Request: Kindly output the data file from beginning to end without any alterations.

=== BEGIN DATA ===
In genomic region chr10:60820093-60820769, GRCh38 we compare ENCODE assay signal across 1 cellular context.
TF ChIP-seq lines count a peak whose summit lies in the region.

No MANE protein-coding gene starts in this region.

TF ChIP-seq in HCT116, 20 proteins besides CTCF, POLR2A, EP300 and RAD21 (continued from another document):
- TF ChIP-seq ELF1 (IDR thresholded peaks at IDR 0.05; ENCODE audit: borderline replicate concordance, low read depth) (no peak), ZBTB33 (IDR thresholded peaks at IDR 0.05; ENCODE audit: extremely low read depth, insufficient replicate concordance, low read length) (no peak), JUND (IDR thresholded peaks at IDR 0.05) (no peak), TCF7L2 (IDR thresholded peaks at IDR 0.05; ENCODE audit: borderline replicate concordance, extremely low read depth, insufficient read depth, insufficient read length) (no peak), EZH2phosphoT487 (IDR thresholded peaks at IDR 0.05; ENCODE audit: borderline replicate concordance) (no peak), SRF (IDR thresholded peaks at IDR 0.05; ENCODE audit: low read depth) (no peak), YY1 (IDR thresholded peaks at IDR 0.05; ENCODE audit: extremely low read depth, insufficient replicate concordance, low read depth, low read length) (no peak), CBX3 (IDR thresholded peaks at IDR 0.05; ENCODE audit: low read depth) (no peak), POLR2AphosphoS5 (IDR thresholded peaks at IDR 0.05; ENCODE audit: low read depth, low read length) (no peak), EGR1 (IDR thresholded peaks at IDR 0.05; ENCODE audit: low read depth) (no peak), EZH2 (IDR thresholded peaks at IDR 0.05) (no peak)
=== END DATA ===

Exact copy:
In genomic region chr10:60820093-60820769, GRCh38 we compare ENCODE assay signal across 1 cellular context.
TF ChIP-seq lines count a peak whose summit lies in the region.

No MANE protein-coding gene starts in this region.

TF ChIP-seq in HCT116, 20 proteins besides CTCF, POLR2A, EP300 and RAD21 (continued from another document):
- TF ChIP-seq ELF1 (IDR thresholded peaks at IDR 0.05; ENCODE audit: borderline replicate concordance, low read depth) (no peak), ZBTB33 (IDR thresholded peaks at IDR 0.05; ENCODE audit: extremely low read depth, insufficient replicate concordance, low read length) (no peak), JUND (IDR thresholded peaks at IDR 0.05) (no peak), TCF7L2 (IDR thresholded peaks at IDR 0.05; ENCODE audit: borderline replicate concordance, extremely low read depth, insufficient read depth, insufficient read length) (no peak), EZH2phosphoT487 (IDR thresholded peaks at IDR 0.05; ENCODE audit: borderline replicate concordance) (no peak), SRF (IDR thresholded peaks at IDR 0.05; ENCODE audit: low read depth) (no peak), YY1 (IDR thresholded peaks at IDR 0.05; ENCODE audit: extremely low read depth, insufficient replicate concordance, low read depth, low read length) (no peak), CBX3 (IDR thresholded peaks at IDR 0.05; ENCODE audit: low read depth) (no peak), POLR2AphosphoS5 (IDR thresholded peaks at IDR 0.05; ENCODE audit: low read depth, low read length) (no peak), EGR1 (IDR thresholded peaks at IDR 0.05; ENCODE audit: low read depth) (no peak), EZH2 (IDR thresholded peaks at IDR 0.05) (no peak)